Reviewed by Eric Weinstein at Prick of the Spindle

Reviewed by Andy Frazee at The Quarterly Conversation


Visit the main page of Tracer here.


Beyond speaking of possession and dominance, which so often come cloaked in the placating language of stewardship; beyond speaking as merely an observer of the destruction wreaked upon the natural and social environments of this planet — Richard Greenfield’s TRACER brings us back to our senses. In an examination of the savage, and savagely beautiful particularity of our existence, this is equally and essentially a poetry that respects, even as it implicates, the mystery and peril of speaking through one’s own limited frame. A word might at one moment allude to the ‘tracer’ who exposes an image’s delicate outline and then, at the next, to the ‘tracer’ rounds that lethally illuminate a target in the dark. These lyric poems are deeply ethical and austerely honest in their implication of, and reflections upon, the limits of morality and honesty. Nonetheless, this is also a poetry that seeks to emancipate the voice of witness from the generalities of despair through its exacting engagement with this world.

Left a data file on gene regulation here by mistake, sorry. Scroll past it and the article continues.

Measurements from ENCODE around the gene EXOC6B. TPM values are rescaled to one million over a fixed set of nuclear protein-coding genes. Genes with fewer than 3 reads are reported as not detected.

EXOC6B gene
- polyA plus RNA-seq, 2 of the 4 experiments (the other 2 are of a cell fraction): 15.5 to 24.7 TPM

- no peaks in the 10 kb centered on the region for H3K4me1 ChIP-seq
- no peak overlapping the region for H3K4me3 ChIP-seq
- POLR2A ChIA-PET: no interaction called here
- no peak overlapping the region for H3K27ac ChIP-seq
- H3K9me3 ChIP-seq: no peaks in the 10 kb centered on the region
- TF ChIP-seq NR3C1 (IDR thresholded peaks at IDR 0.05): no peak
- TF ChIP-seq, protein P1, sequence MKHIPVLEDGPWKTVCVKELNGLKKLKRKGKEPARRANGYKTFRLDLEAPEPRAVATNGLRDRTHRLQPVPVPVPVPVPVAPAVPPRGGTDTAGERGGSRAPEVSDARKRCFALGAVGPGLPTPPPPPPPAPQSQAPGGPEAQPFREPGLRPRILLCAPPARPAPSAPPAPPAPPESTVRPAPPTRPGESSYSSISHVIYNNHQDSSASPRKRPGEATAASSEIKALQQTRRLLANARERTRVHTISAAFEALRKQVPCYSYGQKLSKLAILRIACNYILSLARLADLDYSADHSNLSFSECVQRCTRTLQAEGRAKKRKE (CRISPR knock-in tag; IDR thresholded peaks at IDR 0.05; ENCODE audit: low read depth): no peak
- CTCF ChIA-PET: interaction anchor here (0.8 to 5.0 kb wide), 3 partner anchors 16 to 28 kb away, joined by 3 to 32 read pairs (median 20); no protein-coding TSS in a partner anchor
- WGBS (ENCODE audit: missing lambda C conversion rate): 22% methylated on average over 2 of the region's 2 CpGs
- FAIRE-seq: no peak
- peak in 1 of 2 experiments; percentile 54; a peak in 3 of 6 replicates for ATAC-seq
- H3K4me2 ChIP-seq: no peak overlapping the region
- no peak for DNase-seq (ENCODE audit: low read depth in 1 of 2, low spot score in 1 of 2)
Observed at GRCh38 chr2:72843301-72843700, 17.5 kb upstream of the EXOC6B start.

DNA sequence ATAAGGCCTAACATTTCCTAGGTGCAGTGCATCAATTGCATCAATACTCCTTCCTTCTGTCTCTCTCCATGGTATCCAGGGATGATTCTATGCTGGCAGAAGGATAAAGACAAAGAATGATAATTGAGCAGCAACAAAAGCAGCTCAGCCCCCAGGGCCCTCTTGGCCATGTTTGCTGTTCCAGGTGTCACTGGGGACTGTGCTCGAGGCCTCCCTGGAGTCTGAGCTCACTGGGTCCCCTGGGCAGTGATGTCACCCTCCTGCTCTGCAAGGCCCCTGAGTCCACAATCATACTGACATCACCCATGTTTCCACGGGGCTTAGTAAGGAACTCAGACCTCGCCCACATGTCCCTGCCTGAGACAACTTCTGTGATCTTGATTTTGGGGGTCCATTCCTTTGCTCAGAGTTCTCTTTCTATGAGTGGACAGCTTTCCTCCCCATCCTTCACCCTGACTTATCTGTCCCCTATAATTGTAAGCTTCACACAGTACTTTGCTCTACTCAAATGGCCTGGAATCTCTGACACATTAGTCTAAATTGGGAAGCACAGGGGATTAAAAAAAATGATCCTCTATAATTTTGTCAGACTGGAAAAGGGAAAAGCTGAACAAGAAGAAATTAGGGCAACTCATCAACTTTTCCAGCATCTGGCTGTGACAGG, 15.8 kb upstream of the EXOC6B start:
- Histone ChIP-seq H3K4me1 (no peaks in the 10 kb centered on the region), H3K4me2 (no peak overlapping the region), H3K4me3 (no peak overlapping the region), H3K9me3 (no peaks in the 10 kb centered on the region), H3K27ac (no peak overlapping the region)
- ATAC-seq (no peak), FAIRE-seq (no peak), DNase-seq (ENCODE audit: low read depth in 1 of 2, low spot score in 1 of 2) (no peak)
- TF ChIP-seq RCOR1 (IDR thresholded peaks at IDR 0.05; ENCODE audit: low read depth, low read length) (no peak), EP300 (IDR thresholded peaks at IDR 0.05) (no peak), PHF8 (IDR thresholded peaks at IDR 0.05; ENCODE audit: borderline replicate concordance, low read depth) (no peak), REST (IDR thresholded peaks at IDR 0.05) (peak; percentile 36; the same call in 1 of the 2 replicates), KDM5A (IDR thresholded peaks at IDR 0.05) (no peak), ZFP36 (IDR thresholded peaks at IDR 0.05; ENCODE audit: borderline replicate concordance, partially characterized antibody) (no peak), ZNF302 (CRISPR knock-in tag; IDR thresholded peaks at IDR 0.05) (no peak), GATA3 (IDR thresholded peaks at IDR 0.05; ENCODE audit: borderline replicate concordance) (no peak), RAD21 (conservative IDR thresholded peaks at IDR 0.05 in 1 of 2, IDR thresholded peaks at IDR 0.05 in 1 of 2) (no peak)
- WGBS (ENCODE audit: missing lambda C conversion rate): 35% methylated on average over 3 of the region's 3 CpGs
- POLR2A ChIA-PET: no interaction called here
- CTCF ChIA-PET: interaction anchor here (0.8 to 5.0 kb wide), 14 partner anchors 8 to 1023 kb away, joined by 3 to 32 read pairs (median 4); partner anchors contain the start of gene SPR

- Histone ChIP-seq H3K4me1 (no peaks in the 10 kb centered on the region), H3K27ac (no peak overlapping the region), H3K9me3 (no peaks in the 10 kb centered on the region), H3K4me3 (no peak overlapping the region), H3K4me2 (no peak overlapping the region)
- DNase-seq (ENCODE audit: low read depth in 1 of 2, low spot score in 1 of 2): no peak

Richard Greenfield is the author of A Carnage in the Lovetrees (University of California Press), which was listed as a Top Ten University Press Book by BookSense in 2003. His poetry has appeared in Boston Review, Colorado Review, Denver Quarterly, Electronic Poetry Review, Five Fingers Review, Lit, Soft Targets, Volt, and others. He is co-editor of Apostrophe Books, a small press of poetry. Born in Hemet, California, he spent his early childhood in Southern California and later lived in the Pacific Northwest. He earned a PhD in English from the University of Denver, where he was a Frankel Fellow.